In Singh’s police statement tendered to the court, he claimed Mr Tuteru accompanied him to his car after he confided in his boss.
“Simon told me that sometimes witches leave behind voodoo dolls or hair or something.
“We were looking for something that wasn’t mine. While we were doing this Simon talked to me about witches and curses and how they worked.
“After we did the search and didn’t find anything he placed his hand on my head and prayed – I don’t remember the exact words of the prayer but I do remember at the end of it he said ‘In Jesus name I cast the spell out of you’.
“I also remember while we were searching the car he said that he had experiences with witches in Africa and this is where he learnt how witches work. After he prayed on me he then said – OK you are right to go now – I just need you to do the load to Thomastown and then you can come back – see how you are feeling and go home.”
Singh says he agreed to drive because he didn’t want to be fired.
“I then drove my truck towards Thomastown, I felt shit when I was driving – I felt really tired – I felt like sleeping,” he said. “The collision then occurred and I don’t want to talk about it in detail as it’s horrible and I wish it never happened.”
After the crash, Singh says he was standing in the freeway emergency lane and called Mr Tuteru and told him he had “killed some police officers”.
“He replied something like, ‘Don’t say nothing to no one’,” Singh said. “He didn’t ask me anything about the incident, I just remember saying to him that I fell asleep.”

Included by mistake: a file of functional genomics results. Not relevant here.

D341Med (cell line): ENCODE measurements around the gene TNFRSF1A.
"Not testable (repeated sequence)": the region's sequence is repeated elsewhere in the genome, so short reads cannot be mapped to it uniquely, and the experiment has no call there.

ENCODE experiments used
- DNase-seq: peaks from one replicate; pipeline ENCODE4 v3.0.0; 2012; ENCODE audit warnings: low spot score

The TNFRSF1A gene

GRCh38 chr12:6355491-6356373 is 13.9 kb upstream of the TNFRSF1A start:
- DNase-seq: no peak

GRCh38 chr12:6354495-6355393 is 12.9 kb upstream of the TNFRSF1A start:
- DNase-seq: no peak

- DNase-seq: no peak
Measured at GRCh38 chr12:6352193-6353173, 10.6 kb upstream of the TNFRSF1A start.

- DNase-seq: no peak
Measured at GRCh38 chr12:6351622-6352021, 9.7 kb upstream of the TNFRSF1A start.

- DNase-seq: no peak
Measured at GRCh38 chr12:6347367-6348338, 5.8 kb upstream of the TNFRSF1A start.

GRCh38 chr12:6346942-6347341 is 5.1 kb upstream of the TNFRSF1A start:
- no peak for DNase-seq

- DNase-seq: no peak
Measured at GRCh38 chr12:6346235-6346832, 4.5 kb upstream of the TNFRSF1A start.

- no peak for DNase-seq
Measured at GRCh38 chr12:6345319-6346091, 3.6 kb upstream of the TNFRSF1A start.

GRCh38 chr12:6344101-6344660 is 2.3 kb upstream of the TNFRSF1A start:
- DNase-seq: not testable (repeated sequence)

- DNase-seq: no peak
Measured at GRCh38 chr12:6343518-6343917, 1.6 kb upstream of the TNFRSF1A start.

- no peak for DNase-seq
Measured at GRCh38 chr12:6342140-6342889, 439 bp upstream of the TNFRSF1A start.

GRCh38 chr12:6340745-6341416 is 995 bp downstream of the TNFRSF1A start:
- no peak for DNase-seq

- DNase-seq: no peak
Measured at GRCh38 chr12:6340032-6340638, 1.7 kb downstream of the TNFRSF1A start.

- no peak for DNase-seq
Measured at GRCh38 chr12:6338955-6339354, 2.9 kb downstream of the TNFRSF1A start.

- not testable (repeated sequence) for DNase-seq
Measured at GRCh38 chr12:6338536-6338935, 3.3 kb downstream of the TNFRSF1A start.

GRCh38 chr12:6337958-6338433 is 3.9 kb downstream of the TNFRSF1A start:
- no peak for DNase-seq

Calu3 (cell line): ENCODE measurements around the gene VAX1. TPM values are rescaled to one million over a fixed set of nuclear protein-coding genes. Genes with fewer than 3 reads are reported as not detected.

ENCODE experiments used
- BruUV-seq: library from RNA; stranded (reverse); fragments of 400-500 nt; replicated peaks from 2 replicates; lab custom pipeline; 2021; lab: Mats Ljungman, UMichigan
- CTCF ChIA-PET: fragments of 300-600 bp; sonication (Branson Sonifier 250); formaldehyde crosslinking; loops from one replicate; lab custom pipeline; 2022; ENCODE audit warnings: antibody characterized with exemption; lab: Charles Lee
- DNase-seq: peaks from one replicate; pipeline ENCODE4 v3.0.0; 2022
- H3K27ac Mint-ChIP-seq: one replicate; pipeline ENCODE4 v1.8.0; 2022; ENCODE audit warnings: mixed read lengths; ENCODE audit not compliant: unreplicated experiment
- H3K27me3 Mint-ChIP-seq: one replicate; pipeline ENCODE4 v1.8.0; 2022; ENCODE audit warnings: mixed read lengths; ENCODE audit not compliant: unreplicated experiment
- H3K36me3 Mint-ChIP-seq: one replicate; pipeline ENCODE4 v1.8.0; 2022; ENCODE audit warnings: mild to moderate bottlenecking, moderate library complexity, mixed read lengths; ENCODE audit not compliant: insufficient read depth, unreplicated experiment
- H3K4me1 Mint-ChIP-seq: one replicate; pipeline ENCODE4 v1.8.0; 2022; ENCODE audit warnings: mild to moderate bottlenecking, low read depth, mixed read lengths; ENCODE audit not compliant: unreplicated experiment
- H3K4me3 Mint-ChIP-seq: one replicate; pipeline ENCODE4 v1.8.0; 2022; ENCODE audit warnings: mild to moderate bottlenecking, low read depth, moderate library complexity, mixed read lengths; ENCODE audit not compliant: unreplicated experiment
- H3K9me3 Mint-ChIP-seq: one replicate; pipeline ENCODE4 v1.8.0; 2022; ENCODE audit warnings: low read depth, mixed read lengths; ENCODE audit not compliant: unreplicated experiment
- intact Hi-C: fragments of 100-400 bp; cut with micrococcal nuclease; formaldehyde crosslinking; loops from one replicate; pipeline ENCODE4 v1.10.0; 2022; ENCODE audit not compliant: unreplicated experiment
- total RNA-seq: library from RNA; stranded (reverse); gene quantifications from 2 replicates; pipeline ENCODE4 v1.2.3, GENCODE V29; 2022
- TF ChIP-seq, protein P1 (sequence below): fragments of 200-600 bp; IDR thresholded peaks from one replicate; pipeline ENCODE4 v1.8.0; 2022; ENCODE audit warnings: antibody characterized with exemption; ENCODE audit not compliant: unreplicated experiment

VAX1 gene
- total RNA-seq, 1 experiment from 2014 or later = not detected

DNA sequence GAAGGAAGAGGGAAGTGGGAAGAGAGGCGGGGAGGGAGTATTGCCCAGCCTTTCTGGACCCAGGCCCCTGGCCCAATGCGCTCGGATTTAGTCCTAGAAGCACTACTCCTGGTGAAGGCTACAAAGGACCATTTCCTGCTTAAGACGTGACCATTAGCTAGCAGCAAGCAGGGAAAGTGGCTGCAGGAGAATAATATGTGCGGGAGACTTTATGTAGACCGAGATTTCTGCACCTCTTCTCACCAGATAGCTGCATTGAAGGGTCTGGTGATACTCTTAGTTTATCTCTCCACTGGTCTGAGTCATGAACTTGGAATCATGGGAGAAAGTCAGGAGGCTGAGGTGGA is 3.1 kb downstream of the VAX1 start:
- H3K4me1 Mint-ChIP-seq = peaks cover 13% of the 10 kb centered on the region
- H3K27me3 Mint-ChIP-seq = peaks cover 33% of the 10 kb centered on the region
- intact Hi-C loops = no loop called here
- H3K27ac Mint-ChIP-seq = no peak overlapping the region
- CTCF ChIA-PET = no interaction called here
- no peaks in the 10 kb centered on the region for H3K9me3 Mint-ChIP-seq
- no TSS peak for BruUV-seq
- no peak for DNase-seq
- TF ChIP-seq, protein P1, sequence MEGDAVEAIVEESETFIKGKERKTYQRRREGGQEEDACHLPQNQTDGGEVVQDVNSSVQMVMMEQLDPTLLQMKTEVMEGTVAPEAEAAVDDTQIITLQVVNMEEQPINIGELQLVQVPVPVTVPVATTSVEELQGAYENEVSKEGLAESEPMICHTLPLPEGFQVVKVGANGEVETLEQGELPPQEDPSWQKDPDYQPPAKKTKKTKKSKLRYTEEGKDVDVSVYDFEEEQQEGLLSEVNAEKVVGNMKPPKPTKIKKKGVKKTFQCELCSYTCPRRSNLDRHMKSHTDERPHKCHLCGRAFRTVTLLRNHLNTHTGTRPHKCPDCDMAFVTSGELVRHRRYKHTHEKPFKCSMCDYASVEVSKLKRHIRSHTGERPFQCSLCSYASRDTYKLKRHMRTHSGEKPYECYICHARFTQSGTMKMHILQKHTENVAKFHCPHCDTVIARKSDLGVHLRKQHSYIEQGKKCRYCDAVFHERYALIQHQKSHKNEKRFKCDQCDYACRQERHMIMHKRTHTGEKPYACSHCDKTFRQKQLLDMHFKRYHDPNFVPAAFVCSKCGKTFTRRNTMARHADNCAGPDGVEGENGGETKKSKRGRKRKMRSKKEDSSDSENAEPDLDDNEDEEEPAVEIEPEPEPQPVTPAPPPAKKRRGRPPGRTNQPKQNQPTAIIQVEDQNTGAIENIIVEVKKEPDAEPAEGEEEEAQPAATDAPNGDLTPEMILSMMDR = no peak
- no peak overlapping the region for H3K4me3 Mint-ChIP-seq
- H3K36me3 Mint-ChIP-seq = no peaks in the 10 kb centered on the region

The statement also details how on the day of the crash he told his kids he was “seeing stick figures that were coming out of the cracks and walls and attacking me”.
Singh told the court he had been seeing ghosts and other supernatural phenomena, including “visions of parallel universes” for many years.
Singh remained subdued while he gave evidence on Wednesday, often responding to questions with: “I can’t remember”.
He said he had a deteriorating memory problem for several years.
After he finished giving evidence, Mr Hallowes said Singh had been vague and there were inconsistencies between the man’s statement and what he said in court. He urged the magistrate to consider his credibility and reliability.
But prosecutor Robyn Harper said Singh had remained adamant on one point.
“There were inconsistencies, that’s conceded, but he was adamant that at the car, he told the accused man that he was tired and that he was not fit to drive,” she said. “He could not be swayed. There were a number of things he could be swayed on and that wasn’t one of them.”
The husband of Lynette Taylor, Stuart Schulze, told Nine News after the court hearing: “I had to be satisfied myself that I heard him actually say it, say what he did that day. That’s what I wanted to hear.”
“We all have a stake in it, we’re all here to see it through.”
The case continues before magistrate Luisa Bazzani, who will make a decision on Thursday about whether there is enough evidence to commit Mr Tuteru to trial.
With Tammy Mills
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